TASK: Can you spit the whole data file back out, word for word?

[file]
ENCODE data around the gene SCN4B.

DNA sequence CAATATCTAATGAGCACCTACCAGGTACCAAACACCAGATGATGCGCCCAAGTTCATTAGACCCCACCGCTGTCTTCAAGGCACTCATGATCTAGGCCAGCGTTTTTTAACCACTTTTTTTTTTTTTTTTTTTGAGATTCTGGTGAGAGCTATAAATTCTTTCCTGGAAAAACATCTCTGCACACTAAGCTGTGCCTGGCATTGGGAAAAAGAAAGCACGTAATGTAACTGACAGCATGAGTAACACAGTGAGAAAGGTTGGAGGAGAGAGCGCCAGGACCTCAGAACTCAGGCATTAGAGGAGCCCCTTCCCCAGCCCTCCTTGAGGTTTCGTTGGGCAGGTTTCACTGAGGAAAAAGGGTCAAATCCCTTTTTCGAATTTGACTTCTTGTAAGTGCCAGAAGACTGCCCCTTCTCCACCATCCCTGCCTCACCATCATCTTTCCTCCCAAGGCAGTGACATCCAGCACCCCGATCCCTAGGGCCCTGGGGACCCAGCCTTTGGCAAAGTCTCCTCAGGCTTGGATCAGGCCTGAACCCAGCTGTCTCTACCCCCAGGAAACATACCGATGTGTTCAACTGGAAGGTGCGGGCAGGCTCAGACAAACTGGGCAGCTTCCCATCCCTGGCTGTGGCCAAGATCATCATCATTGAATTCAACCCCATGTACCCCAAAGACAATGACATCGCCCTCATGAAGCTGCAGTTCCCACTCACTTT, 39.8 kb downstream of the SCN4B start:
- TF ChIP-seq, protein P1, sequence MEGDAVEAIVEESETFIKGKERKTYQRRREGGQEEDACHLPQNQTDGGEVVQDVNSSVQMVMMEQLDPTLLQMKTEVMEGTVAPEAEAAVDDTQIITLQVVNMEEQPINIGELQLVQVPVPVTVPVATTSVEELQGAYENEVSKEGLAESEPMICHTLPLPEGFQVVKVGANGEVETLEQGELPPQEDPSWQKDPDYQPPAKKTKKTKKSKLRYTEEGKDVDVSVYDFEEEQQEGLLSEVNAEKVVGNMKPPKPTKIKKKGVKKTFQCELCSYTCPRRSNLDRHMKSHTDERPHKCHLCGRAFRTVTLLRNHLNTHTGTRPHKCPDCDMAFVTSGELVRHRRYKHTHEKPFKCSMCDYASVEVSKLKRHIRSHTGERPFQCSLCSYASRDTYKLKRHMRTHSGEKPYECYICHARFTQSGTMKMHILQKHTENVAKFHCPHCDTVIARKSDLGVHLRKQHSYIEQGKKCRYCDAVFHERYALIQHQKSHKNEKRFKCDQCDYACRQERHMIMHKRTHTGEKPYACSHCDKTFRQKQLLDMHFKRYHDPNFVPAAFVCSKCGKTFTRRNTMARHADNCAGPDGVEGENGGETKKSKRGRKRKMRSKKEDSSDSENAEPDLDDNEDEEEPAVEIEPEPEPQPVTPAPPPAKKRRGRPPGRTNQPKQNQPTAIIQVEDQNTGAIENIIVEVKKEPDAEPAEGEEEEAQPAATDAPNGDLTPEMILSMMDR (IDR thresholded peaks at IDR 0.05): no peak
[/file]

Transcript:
ENCODE data around the gene SCN4B.

DNA sequence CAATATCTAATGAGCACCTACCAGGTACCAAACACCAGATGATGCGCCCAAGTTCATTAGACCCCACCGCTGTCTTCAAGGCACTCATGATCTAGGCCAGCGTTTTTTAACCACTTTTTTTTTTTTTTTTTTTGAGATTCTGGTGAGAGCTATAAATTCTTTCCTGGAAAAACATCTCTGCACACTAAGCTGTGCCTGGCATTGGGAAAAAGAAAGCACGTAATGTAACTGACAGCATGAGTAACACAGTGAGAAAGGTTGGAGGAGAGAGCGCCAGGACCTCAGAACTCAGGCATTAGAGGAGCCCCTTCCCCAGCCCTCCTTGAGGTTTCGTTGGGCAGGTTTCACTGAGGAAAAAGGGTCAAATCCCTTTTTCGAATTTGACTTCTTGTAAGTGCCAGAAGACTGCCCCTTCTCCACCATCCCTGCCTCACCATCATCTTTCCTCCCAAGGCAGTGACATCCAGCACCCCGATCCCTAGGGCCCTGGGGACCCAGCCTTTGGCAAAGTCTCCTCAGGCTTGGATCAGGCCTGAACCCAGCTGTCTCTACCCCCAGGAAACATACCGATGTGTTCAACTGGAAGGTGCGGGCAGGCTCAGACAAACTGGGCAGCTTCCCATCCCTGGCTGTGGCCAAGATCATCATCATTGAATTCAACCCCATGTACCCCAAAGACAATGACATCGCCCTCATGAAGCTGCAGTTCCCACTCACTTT, 39.8 kb downstream of the SCN4B start:
- TF ChIP-seq, protein P1, sequence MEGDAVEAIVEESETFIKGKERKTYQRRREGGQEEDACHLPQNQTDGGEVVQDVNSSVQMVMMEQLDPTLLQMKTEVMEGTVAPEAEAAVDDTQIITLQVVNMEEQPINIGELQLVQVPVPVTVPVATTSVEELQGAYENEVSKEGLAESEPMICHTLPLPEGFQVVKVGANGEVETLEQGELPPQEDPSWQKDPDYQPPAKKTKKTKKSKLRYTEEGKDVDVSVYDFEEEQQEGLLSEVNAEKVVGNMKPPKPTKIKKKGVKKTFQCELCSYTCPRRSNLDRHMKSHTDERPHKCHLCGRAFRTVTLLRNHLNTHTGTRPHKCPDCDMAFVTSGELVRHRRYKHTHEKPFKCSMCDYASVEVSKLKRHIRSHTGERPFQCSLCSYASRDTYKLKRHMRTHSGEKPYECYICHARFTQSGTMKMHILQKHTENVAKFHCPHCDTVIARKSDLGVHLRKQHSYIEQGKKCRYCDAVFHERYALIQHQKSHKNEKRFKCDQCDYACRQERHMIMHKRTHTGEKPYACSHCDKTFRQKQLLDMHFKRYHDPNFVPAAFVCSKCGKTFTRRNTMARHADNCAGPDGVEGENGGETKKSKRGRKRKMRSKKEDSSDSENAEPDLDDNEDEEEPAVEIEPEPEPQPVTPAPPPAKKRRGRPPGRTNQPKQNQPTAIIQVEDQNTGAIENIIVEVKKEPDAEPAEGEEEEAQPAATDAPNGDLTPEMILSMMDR (IDR thresholded peaks at IDR 0.05): no peak